Improving the rule of law in countries overseas helps to protect fundamental rights, acts as a foundation for democratic rule and economic growth, and combats crime and extremism. The State Department and the U.S. Agency for International Development allocated over $2.7 billion for rule of law assistance in the past 5 years.
Monitoring how this aid is managed is key to identifying potential issues with projects and knowing when to take corrective action. State and USAID have done so for many assistance projects, but they didn't always identify risks or assess monitoring reports.
We recommended that the agencies better monitor such projects.
What GAO Found
The Department of State (State) Bureau of International Narcotics and Law Enforcement Affairs (State/INL) and the U.S. Agency for International Development (USAID) provided sufficient documentation for GAO to conclude that they followed most key practices for monitoring rule of law assistance for the awards we reviewed from selected countries. However, the agencies did not provide sufficient documentation demonstrating that they followed other key practices. Overall, State/INL followed these practices in most cases and USAID did so in almost all cases. Specifically, GAO's review of 19 State/INL and USAID projects found that USAID in all cases, and State/INL in most cases, followed key practices for planning a monitoring approach, such as developing project goals, objectives, and performance indicators. However, State/INL did not consistently demonstrate that project representatives included project goals and objectives in monitoring plans, and did not consistently identify risks in those plans (see fig.). Furthermore, neither agency could demonstrate that project representatives consistently assessed and approved monitoring reports from implementing partners. Following key monitoring practices helps to ensure that agencies stay well-informed of project performance and take corrective action when necessary, and that projects achieve their intended results. Without complete documentation, management cannot be sure that these practices are being followed.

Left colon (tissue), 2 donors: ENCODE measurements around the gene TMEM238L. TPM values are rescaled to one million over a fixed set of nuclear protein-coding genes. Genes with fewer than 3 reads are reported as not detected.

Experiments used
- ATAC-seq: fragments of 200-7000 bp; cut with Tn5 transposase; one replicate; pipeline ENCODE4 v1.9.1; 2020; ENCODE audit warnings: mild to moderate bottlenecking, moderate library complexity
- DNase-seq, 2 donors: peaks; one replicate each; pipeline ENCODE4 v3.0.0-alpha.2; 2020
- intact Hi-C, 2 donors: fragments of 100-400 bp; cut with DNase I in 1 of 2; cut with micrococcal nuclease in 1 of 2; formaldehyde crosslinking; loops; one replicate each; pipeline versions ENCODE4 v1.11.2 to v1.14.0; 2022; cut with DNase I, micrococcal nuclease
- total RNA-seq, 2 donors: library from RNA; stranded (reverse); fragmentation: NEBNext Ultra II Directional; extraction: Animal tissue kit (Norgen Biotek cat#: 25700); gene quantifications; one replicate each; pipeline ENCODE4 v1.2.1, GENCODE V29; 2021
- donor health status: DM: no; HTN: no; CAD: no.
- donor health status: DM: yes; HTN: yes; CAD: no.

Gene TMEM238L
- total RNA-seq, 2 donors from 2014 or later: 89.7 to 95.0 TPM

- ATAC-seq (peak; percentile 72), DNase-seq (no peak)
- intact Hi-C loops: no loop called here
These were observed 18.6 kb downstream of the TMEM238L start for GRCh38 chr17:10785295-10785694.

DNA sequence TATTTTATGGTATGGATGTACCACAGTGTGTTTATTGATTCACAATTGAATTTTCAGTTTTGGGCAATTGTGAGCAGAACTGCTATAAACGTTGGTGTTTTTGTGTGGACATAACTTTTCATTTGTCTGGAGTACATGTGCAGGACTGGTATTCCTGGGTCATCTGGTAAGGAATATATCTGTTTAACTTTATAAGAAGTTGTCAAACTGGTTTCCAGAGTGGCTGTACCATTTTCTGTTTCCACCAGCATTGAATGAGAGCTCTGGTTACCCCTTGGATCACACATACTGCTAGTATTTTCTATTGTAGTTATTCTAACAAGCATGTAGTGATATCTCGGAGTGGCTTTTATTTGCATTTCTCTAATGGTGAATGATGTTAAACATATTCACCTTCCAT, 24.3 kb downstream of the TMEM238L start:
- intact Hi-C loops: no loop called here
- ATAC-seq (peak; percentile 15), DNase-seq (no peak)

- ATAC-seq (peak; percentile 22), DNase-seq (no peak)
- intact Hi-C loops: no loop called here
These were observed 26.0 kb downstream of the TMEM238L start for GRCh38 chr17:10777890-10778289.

State/INL and USAID Alignment with Key Practices for Monitoring Rule of Law Assistance
State and USAID have various processes to conduct, share, and use rule of law project evaluations to improve future efforts. Both agencies disseminate evaluations through online systems, briefings, and presentations, and have established approaches to track the implementation of evaluation recommendations, such as through spreadsheets or other documentation. The agencies use these evaluations in various ways to inform project design and strategic planning.
Why GAO Did This Study
Rule of law strengthens protection of fundamental rights and serves as a foundation for democratic governance and economic growth. According to State, strengthening judicial and legal systems in certain countries is vital to U.S. national security interests. State and USAID allocated over $2.7 billion for rule of law assistance overseas from fiscal years 2014 through 2018.
GAO was asked to review monitoring and evaluation of U.S. rule of law assistance around the world. This report examines, among other objectives, the extent to which the agencies followed key practices for monitoring rule of law projects in selected countries, and processes agencies have in place to use evaluations to inform future rule of law assistance. GAO analyzed relevant laws and agency policies and other documents, and interviewed officials in Washington, D.C., and four countries—Colombia, Kosovo, Liberia, and the Philippines—selected based on funding amounts and other factors.
GAO recommends that State/INL establish procedures to ensure project goals, objectives, and risks are identified in monitoring plans. GAO also recommends that State/INL establish and USAID enhance procedures to ensure project staff assess and approve monitoring reports. State and USAID concurred with GAO's recommendations.
Recommendations for Executive Action
|Department of State||The Secretary of State should ensure that State/INL establishes procedures to ensure that monitoring officials for rule of law projects develop monitoring plans that identify project goals and objectives, and address risks. (Recommendation 1)|
|Department of State||The Secretary of State should ensure that State/INL establishes procedures to ensure that monitoring officials for rule of law projects assess and approve monitoring reports from implementing partners. (Recommendation 2)|
|United States Agency for International Development||The USAID Administrator should enhance procedures to ensure that monitoring officials for rule of law projects assess and approve monitoring reports from implementing partners. (Recommendation 3)|